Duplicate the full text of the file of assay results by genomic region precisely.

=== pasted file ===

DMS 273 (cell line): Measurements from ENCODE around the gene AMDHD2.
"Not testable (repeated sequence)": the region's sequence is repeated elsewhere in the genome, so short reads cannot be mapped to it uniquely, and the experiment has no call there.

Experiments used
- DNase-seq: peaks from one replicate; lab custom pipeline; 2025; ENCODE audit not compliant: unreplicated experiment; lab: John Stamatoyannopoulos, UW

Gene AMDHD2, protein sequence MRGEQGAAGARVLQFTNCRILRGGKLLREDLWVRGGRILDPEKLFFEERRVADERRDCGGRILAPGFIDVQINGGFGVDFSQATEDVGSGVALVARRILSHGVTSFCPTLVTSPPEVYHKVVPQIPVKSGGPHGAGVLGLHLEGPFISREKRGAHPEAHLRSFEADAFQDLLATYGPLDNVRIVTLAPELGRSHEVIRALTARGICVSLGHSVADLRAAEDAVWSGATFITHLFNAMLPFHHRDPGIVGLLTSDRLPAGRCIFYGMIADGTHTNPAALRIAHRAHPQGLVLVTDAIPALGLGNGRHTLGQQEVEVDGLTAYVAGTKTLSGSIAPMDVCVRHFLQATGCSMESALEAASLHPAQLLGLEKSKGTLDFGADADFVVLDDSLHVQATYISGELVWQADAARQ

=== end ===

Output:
DMS 273 (cell line): Measurements from ENCODE around the gene AMDHD2.
"Not testable (repeated sequence)": the region's sequence is repeated elsewhere in the genome, so short reads cannot be mapped to it uniquely, and the experiment has no call there.

Experiments used
- DNase-seq: peaks from one replicate; lab custom pipeline; 2025; ENCODE audit not compliant: unreplicated experiment; lab: John Stamatoyannopoulos, UW

Gene AMDHD2, protein sequence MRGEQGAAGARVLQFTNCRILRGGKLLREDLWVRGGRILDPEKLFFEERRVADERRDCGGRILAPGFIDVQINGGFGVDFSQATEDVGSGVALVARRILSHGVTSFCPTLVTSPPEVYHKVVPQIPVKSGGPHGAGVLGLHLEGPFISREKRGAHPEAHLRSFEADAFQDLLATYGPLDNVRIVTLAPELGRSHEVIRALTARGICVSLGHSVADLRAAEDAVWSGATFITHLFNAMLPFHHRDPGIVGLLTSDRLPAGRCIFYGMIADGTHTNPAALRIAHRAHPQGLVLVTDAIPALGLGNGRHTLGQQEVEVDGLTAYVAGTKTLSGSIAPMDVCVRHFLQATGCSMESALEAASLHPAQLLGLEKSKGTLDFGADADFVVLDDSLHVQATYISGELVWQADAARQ